Meeting a WordPress friend in real life was actually a weird experience.
Tilly Bud (famously known as The Laughing Housewife) and I have been in contact via WordPress for about a year. We seemed to have known each other well before she opened her house for me and my son, for 5 days.
It was very brave of her. I’m a small Chinese person with a funny accent visiting a suburb in the north, dragging along a 12-year-old boy with me, because, to be safe, you should always bring a friend when you meet an online friend. In my case, I brought my son.
The train was a few minutes late. My phone rang, and a strange voice (with a gently rising tone) asked nervously, “Janet, are you still on the train?” That was the first time we ever spoke.
My son was shocked. “What? You’d never spoken to each other before?”
In the next few posts, I’ll be writing about our time in the north, as these experience were important for me, a foreigner, now a southerner in England. I hope my travel posts won’t be too boring for some of you.
p/s: I have Tilly’s approval to write about our trip and his family, and to use our photographs.
I said Tilly Bud and I had known each other well online. We shared joy and tear before. We knew each other’s family set up. We understood each other’s taste (or no taste). However, when we were sitting down slightly nervously for our first cup of tea, the first questions to me were: “What’s your real name? How do we pronounce your Chinese name?”
After their few attempts saying my name in Chinese with a twisted mouth, we decided that from now on they should just call me ‘Janet’.
What is Tilly like? Tilly’s 1,000 followers are bribing me to reveal more.
I think, the most important fact you should know is that, this family is genuinely full of laughter and love. Richard Curtis should just visit this family one day for his next film.
This weekend, Tilly and Paul are celebrating their wedding anniversary. I’m privileged enough to have seen their wedding photographs projected on a big screen in their house. The couple were leading a more active life in South Africa then: parties, motorbikes, horses, trucks, beaches, and I even saw a size 6 Tilly in bikini.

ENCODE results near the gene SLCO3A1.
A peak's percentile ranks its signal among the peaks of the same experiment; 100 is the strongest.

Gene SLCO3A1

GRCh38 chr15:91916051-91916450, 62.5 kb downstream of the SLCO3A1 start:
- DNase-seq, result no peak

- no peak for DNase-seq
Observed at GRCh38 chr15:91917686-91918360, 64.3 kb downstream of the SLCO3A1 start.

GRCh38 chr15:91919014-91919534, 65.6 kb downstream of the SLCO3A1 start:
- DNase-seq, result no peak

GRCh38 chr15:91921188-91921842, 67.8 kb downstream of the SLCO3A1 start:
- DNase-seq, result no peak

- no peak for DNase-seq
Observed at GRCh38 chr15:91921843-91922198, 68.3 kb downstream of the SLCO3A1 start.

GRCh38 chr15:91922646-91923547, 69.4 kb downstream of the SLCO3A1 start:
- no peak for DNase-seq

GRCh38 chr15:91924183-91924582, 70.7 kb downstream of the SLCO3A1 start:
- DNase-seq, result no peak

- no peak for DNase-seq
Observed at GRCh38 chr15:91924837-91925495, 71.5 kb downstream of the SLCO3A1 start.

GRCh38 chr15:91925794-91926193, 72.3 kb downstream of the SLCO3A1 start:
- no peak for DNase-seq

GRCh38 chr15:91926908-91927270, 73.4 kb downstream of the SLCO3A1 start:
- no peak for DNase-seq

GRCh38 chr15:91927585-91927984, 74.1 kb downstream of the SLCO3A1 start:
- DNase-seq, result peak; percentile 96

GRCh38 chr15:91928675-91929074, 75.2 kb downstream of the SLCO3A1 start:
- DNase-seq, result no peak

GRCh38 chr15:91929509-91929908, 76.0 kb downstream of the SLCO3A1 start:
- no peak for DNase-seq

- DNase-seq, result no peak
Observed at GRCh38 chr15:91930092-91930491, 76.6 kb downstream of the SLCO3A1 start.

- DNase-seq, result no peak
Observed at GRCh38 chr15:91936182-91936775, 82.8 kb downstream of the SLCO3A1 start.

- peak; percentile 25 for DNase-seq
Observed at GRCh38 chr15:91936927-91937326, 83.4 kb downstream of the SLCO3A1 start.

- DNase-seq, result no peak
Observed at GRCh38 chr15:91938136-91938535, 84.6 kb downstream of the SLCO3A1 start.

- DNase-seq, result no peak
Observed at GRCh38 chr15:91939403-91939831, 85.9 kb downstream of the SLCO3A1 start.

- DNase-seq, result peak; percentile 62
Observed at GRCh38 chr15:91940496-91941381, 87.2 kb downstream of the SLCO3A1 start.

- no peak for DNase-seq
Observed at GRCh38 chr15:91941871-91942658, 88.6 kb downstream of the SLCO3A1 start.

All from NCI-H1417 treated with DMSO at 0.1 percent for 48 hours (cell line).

Now, Paul has been “a bit poorly” and their lifestyle has changed dramatically,
but, bu, their love is ever so strong.
They held hands and kissed (in public) so often that I couldn’t stop taking these photographs.
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It is! 😉
It was the best half term break I’ve ever had!
My time in the north with Tilly was fun and wonderful. I felt like an undercover detective and I’ve dug out more secrets about Tilly: in essence, she’s such a nice and magnificent person, not as ‘loud’ as some people might imagine.
What a sweet post, Janet. Perfect for our anniversary. Thank you 😀
Enjoy yourself today!
I still can’t get over the size 6 bikini image on my mind!
Cor! Now this is really something ..A Chinese lady, with a brummy sort of accent , living in South west England where they talk funny anyway…what are the chooks going to make of that?
I personally don’t think that you could possible ‘ not enjoy’ being with Tilly. Her life is one complete crazy pattern , but she is the perfect hostess and has the wit and charm and sense of humour like no other ( I was not paid to say this but a packet of Maltesers would no go amiss)
You’re such a great fan of Tilly! You can imagine how much laughter we had together.